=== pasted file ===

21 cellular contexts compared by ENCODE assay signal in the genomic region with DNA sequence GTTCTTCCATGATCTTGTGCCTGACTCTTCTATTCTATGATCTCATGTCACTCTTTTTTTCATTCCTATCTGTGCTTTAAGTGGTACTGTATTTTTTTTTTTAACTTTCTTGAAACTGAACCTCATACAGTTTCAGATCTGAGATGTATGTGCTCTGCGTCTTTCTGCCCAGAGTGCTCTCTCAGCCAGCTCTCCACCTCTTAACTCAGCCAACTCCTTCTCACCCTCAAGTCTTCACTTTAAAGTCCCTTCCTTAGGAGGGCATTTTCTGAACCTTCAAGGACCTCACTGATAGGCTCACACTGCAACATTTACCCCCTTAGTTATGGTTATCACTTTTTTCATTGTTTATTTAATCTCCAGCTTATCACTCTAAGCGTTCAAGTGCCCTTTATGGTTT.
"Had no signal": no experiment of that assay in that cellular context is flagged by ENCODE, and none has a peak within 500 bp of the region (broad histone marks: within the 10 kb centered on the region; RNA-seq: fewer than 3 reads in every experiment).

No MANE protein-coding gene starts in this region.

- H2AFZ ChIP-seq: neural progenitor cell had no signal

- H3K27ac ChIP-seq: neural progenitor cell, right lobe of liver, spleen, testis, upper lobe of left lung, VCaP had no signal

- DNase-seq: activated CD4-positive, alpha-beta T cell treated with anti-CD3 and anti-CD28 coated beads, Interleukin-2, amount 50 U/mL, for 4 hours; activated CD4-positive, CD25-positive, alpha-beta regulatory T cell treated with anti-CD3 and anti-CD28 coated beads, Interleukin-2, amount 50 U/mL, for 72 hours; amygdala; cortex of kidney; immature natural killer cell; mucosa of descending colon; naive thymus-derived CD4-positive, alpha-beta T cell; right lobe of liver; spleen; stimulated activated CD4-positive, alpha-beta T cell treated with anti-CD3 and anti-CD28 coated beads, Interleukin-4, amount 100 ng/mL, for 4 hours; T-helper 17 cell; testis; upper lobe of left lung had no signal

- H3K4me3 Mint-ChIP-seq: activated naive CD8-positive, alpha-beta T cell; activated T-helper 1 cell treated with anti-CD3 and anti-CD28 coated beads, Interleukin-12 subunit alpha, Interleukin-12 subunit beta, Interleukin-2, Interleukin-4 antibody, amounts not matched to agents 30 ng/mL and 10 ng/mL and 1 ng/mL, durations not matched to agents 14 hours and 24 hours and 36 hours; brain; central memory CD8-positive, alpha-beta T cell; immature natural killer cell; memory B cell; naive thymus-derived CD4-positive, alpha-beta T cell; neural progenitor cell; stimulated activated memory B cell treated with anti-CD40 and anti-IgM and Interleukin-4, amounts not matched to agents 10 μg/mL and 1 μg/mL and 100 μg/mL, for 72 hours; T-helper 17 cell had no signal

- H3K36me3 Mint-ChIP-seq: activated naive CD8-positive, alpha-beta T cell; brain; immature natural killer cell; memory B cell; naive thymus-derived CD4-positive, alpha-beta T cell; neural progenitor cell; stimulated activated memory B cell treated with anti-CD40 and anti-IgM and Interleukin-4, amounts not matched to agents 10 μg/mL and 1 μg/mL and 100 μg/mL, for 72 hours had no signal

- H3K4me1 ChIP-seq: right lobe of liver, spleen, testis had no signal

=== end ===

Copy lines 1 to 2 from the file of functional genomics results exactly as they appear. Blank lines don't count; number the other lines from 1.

21 cellular contexts compared by ENCODE assay signal in the genomic region with DNA sequence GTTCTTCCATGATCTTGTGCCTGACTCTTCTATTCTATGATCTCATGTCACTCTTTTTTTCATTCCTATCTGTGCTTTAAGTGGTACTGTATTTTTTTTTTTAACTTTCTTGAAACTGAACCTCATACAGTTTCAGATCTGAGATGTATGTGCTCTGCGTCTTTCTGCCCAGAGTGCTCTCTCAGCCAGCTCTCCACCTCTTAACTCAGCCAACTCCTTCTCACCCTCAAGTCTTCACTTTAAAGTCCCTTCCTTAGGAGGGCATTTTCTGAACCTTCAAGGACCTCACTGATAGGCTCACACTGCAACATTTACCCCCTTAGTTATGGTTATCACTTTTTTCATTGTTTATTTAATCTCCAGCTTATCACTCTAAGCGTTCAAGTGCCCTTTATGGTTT.
"Had no signal": no experiment of that assay in that cellular context is flagged by ENCODE, and none has a peak within 500 bp of the region (broad histone marks: within the 10 kb centered on the region; RNA-seq: fewer than 3 reads in every experiment).